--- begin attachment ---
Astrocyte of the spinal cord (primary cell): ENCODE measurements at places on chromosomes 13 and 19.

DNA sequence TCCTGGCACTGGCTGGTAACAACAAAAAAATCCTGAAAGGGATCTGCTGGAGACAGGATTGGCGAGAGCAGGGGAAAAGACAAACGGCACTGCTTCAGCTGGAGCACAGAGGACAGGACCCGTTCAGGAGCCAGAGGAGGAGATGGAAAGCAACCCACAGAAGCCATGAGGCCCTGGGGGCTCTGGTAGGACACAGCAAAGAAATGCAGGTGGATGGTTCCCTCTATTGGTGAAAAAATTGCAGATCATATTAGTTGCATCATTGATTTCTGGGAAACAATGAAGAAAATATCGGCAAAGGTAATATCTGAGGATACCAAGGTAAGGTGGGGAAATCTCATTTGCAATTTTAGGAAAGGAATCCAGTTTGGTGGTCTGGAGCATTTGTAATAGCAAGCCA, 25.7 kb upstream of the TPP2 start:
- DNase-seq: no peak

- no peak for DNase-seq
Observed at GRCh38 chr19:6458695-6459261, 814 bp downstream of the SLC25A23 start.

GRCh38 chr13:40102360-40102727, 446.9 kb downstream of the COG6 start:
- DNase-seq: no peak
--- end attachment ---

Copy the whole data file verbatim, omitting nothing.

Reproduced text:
Astrocyte of the spinal cord (primary cell): ENCODE measurements at places on chromosomes 13 and 19.

DNA sequence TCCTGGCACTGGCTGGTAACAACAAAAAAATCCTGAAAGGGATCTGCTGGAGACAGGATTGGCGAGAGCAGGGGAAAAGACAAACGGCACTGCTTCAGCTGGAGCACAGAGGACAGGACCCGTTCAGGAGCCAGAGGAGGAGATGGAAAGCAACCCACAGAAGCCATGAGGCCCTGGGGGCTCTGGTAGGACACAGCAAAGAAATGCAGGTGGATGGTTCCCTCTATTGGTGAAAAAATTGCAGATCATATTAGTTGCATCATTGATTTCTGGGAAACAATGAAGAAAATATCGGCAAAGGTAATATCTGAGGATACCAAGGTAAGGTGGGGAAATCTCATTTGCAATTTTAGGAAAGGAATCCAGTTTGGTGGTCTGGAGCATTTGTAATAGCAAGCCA, 25.7 kb upstream of the TPP2 start:
- DNase-seq: no peak

- no peak for DNase-seq
Observed at GRCh38 chr19:6458695-6459261, 814 bp downstream of the SLC25A23 start.

GRCh38 chr13:40102360-40102727, 446.9 kb downstream of the COG6 start:
- DNase-seq: no peak